Shampoo Planet. Fiction · “My mother, Jasmine, woke up this morning to find the word D-I-V-O-R-C-E written in mirror writing on her forehead with a big. Shampoo Planet by Douglas Coupland – Shampoo Planet is the rich and dazzling point where two worlds collide — those of s parents and their s . Just a year after the cult success of his Generation X, with its tales of somethings, Coupland takes on the vid-kids one dance-step younger. With hair- care.
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In his family moved to Vancouver, Canada, where he continues to live and work. But whatever the reason, that devastating image stays with me, and I fully understand why Tyler fell apart on the roadside upon shamopo that wide swath eouglas ragged stumps.
They’re all under 25 and their greatest tribal identifier is great hair and great clothes. The book ciupland like this: But there’s nothing in these kids’ databases to show that there are other options, that it wasn’t always dog eat dog. Get our latest book recommendations, author news, and competitions right to your inbox. Tyler’s world starts to turn upside down, as his Grandparents lose their fortune, his mother becomes a KittyWhip salesperson, and his relationship with Anna-Louise enters a rough patch.
Shampoo Planet | Book by Douglas Coupland | Official Publisher Page | Simon & Schuster Canada
At the very introduction of the novel, Dan divorces Jasmine. This story is kind of sad, and the protagonist is kind of a bad person but I still felt bad for him in the end.
This is a coming-of-age story where the protagonist is a little older than the normal teenager; maybe this is another difference in our modern world of privilege. They’re thoughtful without requiring intense attention. Pages to import images to Wikidata.
It was saved from one star by the fact that Coupland has a larger message that he unsuccessfully communicated due to distractions like the above and by the world’s best letter from a mom to a young man.
He returns to Terminaldeclineville I fail to remember the name Coupland actually uses and pretends nothing happened. Tales for an Accelerated Culture.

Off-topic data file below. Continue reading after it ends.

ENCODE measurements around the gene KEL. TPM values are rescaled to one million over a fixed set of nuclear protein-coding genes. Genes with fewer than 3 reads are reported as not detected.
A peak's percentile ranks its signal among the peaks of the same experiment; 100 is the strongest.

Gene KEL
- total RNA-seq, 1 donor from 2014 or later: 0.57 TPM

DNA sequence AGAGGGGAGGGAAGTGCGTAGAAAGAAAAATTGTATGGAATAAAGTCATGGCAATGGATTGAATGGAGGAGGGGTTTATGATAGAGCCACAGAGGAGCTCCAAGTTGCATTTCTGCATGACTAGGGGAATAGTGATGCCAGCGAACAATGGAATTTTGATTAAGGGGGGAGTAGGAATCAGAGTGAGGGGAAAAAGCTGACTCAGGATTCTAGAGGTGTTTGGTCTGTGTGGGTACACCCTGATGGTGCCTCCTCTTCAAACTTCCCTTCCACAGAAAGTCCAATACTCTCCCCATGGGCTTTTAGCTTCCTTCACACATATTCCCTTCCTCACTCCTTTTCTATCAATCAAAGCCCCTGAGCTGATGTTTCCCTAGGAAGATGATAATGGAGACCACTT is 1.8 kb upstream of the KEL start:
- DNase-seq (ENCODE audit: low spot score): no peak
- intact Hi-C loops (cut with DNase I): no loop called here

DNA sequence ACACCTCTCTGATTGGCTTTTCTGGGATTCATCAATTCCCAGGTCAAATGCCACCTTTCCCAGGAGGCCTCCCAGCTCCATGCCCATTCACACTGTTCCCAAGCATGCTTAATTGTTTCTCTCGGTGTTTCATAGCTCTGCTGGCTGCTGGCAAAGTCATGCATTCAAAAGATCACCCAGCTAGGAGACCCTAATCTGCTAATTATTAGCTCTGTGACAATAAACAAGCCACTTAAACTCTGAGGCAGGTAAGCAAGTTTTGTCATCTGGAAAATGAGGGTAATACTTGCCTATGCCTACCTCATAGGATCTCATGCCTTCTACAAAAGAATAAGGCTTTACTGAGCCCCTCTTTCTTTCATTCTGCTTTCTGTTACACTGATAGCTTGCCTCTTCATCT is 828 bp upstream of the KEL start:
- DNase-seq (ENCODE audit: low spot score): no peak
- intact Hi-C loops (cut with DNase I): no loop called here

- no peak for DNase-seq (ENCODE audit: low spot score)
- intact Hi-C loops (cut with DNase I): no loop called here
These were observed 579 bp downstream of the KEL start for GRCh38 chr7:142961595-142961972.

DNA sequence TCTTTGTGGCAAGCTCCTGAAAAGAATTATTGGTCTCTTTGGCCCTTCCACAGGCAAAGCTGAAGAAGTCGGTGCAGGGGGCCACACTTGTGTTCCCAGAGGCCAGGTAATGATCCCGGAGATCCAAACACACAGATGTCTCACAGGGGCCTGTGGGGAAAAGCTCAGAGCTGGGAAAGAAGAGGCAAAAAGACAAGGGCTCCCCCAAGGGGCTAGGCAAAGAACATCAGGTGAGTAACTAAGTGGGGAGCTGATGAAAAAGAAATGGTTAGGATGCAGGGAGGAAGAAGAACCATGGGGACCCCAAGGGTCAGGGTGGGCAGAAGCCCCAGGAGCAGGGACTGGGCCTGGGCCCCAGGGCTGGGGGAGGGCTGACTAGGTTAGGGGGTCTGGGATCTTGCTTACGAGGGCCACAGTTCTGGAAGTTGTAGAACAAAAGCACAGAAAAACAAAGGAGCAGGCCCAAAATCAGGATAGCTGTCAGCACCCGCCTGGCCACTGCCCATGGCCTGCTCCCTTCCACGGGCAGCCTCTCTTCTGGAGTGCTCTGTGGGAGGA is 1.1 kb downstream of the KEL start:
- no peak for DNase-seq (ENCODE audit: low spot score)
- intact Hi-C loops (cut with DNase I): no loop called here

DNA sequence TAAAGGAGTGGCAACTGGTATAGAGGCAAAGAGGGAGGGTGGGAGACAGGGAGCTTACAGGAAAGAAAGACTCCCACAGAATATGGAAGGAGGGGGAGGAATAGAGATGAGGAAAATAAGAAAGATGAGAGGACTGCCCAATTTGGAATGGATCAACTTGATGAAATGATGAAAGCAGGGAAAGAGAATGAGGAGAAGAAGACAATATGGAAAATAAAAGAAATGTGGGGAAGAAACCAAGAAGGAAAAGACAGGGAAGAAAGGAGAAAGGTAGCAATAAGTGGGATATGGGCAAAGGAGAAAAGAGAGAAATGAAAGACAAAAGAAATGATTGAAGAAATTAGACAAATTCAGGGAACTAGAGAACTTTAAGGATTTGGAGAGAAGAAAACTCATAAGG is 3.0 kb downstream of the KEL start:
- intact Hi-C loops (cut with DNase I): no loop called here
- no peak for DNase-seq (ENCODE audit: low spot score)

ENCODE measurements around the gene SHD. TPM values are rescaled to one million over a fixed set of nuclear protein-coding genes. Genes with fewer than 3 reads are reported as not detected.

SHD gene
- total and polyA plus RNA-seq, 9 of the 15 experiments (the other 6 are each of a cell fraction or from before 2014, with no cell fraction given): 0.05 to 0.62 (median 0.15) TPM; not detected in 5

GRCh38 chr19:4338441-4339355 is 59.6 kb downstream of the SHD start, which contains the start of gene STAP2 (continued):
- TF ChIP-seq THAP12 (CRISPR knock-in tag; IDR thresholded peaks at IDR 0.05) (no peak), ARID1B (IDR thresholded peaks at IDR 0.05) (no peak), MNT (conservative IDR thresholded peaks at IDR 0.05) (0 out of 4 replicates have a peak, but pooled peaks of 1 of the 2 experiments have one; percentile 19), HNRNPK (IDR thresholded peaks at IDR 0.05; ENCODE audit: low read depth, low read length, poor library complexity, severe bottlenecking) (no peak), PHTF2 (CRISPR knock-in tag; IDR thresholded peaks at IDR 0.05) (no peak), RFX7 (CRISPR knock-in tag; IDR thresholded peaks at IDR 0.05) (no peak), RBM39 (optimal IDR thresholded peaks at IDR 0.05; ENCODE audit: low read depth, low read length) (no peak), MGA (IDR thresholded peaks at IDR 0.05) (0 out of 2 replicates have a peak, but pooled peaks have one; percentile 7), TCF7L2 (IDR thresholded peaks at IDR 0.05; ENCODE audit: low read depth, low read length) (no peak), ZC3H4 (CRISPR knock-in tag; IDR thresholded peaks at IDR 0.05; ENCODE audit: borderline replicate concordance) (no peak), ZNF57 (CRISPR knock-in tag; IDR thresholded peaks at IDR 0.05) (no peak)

Now, and I doublas to make this clear, if I’m criticizing Coupland for recycling themes, settings, and characters, he gets a slap on the wrist at most. This is a case where I strongly believe the book is shitty because the author is a shitty human being.
Fever dream consumerism and alternative lifestyles, the two obsessions of the era, figure heavily in the bildungsromanesque plot. Our hair care products have become both the manifestation of our psychological instability and the key to our spiritual salvation.
The town is a near ghost town, after the town’s largest employer, the Plants, was shut down. He has written and performed for the Royal Shakespeare Pllanet in Stratford, England, and in resumed his practice as a visual artist, with exhibitions in spaces in North America, Europe, and Asia.
But it’s a soft and possibly uniquely American kind of bleak, where repression is still lit with privilege and a small bit of whimsy. Aspirar a la vida del hombre moderno: In reality, Tyler, our first person hero, is not quite the consumerist that Coupland would write about so effectively in “Microserfs. Coupland doesn’t judge his characters, he doesn’t make them evil. Coupland writes in the first person most of the time but his unique imagery, ubiquitous in his novels, makes this character seem like a clone of one of his other characters that suffered a lot of gene damage and didn’t come out as a Asperger’s Syndrome experiencing computer geek cojpland genius – instead as a hotel manager wannabe!
Tyler’s family eouglas is composed of himself, his mother, and his two siblings. If you were aware and alive in the 90s dluglas book will take you back.
Le James McGill University. He calls his mother by her first name, Jasmine. Interrupting the manufactured life of youth.
Thanks xoupland a culture based on mass marketing targeted at our every insecurity, we now live on a Shampoo Planet.
He is obsessed with his haircare products, having a collection of different brand name products, most featuring names invented by Coupland.
The Art of Fiction: Shampoo Planet by Douglas Coupland
Anna-Louise reminded me, almost scarily, of myself. One of the reasons I review old books on this blog is that I’m oduglas in seeing fiction with a bit of a perspective, particularly the near-past.
His American teens interrailing are more believable than Franzen’s character in a gangster Lithuania in “The Corrections”, and indeed, the great thing about Coupland’s book is how well he writes about the dougals people who are his protagonists. This six-month couplannd of Tyler’s life takes us to Paris and the ongoing party beside Jim Morrison’s grave, to a wild island in British Columbia, the freak-filled redwood forests of northern California, a cheesy Hollywood, ultra-modern Seattle, and finally back home.
He bemoans the lack of ambition of just about everybody but drops out of college. Anna-Louise was my favourite character, but Coupland felt the need to diminish her independence and make her completely give up her unique personality for the sake of the man in her life.
This book is well written in that it keeps your interest and does create good characters. Coupland was brilliant and seeing the world that was coming as it was forming. It raises a lot issues about modern society and even offers a few solutions. His best book, “Girlfriend in a Coma” would take these themes and make them more explicit, with a much stronger plot, but there’s plenty to enjoy in “Shampoo Planet,” whether its the Amway style networking marketing craze that spreads quickly through the village, or Tyler’s tendency to give things his own “branded” nomenclature.